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'Everybody knows somebody who's in that mine'
Pittsburgh Post-Gazette


January 03, 2006
Tuesday PM

TALLMANSVILLE, W.Va. - After hearing the news of the mine explosion, at least 30 members of the Bennett family kept vigil at Sago Baptist Church.

With red-rimmed eyes, Bobby Bennett stood close to her family. Her father-in-law, Marty Bennett, was trapped in the Sago mine, where he worked operating a piece of equipment grinding out the coal.

A miner for 30 years, Bennett, 50, of Buckhannon, W.Va., was in the first crew to enter the mine around 6 a.m.

Marty Bennett's brother-in-law, Roger Perry, was in the second group of men, about eight minutes behind the first. The blast occurred between the two crews, forcing the second crew out of the mine. Perry's helmet was ripped from his head and torn to shreds. His eyes had metal shards in them and were swollen shut, his family said. He was blinded but no one knew if it was permanent.




Despite the severity of his injuries, Perry tried to go in to save Bennett.

Bennett's son, Russell, 30, works weekends as an electrician for the mining company and was at home when the explosion occurred. "He's an only child," said Bobby Bennett, her voice breaking. "He's his best friend."

Both father and son knew the danger they faced each day entering the mine. "They called each other every night to make sure they got home safe," said Bobby Bennett.

Despite the hazards, most who work in the mines here stick with it.

"Coal mining is probably one of the best jobs you can get around here," said Bobby Bennett.

Marty Bennett woke up at 3:30 each morning to go to his job.

"Marty's done it for years," said his brother-in-law Kevin Sharp. "That's all he's ever known."

It's the same for Fred Ware, another man trapped in the mine. He's been a miner for 37 years. His father was a miner and so was his before him.

Ware, 59, of Tallmansville, was severely injured in a mining accident in the late 1990s. He broke several ribs and punctured his lungs. He also had pins put in his ankles. Despite that, Ware returned to work in the mines, even while on crutches.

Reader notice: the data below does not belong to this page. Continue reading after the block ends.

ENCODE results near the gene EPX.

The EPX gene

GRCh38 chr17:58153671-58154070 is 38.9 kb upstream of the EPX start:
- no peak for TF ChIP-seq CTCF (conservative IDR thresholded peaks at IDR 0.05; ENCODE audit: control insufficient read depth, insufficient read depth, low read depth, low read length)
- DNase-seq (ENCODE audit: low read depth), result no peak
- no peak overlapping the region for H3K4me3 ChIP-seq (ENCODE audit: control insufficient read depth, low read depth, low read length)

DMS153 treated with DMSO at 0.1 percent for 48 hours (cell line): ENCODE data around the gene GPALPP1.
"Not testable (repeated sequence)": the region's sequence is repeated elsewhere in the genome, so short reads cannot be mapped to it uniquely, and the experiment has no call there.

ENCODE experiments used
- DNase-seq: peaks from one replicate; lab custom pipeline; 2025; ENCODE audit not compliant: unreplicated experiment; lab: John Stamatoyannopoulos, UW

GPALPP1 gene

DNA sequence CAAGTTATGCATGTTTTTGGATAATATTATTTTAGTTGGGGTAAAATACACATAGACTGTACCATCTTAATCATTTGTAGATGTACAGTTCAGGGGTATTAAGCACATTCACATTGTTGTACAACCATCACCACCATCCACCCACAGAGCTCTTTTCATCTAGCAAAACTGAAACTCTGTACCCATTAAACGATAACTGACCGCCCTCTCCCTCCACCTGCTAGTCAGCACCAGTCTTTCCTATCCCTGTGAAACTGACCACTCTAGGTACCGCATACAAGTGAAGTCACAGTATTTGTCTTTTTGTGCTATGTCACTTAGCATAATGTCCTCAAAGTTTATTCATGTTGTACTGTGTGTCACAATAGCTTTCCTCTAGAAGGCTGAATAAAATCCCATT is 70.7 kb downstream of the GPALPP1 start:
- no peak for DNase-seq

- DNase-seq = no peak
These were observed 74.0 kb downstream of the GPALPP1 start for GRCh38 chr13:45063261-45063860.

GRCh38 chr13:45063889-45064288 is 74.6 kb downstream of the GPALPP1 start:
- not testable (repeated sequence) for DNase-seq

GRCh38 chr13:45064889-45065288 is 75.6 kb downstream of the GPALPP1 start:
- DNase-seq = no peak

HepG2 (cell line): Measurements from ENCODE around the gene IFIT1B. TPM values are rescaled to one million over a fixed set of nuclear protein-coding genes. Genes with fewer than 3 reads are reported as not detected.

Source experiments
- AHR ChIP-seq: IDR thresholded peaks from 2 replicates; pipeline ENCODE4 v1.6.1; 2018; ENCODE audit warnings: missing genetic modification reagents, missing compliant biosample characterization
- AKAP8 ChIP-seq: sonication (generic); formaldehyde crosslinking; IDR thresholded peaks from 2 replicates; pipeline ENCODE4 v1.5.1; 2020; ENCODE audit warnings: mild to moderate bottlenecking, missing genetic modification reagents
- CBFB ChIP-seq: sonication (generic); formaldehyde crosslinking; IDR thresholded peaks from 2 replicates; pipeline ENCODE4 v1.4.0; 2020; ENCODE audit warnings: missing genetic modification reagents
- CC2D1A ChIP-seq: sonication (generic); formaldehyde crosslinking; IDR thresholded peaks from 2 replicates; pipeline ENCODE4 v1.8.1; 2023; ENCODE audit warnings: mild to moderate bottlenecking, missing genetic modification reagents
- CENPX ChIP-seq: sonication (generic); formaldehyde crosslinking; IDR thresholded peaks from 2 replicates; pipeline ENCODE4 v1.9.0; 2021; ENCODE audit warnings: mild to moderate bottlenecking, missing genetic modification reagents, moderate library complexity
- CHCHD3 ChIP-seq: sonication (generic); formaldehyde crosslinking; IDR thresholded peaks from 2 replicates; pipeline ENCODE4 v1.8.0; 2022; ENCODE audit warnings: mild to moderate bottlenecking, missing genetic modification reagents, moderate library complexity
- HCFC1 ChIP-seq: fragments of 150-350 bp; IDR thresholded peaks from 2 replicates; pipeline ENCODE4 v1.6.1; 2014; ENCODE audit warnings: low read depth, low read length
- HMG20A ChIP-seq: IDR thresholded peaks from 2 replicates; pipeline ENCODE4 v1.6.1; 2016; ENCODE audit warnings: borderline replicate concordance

Joseph Richards, 13, last talked to the man he calls his dad Sunday night. Joseph wanted to watch a movie, but Ware wanted him to eat his dinner. Last night, Joseph was with his mother, friends and other family members speaking proudly about the work his father does.

In Upshur County, there are three operating deep mines including the one at Sago, which runs 24 hours a day. It was closed, though, Saturday and Sunday for the New Year's holiday.

Sago, an unincorporated community, has about 35 residents. Nearby Buckhannon, the largest town in the county, has a population of about 8,000.

"Everybody knows somebody who's in that mine," said Buckhannon Police Lt. Keith Rowan. "Everybody's your friend."

Monday night, in a thick, eerie fog that enveloped the area, at least eight members of the family of trapped miner Terry Helms, of Newburg, W.Va., gathered at an intersection near the mine entrance.

"I'm standing here until my brother comes out of that mine. We all are," said Judy Shackleford, 64. "We're not going home without him."

Helms' daughter, Amber, 22, was in the middle of moving from Moundsville to Morgantown, W.Va., when she got word of the explosion from relatives.

She said her father, who has worked in the mines all his life, was a "fire boss" - who enters the mine early to check for dangerous gases. The role required him to start work at 3 a.m. - three hours in advance of his regular 6 a.m. to 6 p.m. shift.

Helms family members from as far away as South Carolina were rushing to the scene last night.

Anna McCloy, 25, whose husband, Randal McCloy Jr., 26, of Simpson, W.Va., was trapped in the mine, said she and her husband observed a daily ritual when he left for work in the predawn hours Monday.

The couple, who have a 4-year-old son and 1-year-old daughter, say goodbye, and she watches her husband walk to his car. Before he leaves each day, he tells her: "God's always with you."

Randal McCloy's mother and mother-in-law also were keeping vigil last night in a soft drizzle outside the church.

McCloy's mother, Tambra Flint, said he had been taking electrical classes in hope of a career change.

"He was looking to get out," she said grimly. "But not soon enough."


Distributed by Scripps Howard News Service,

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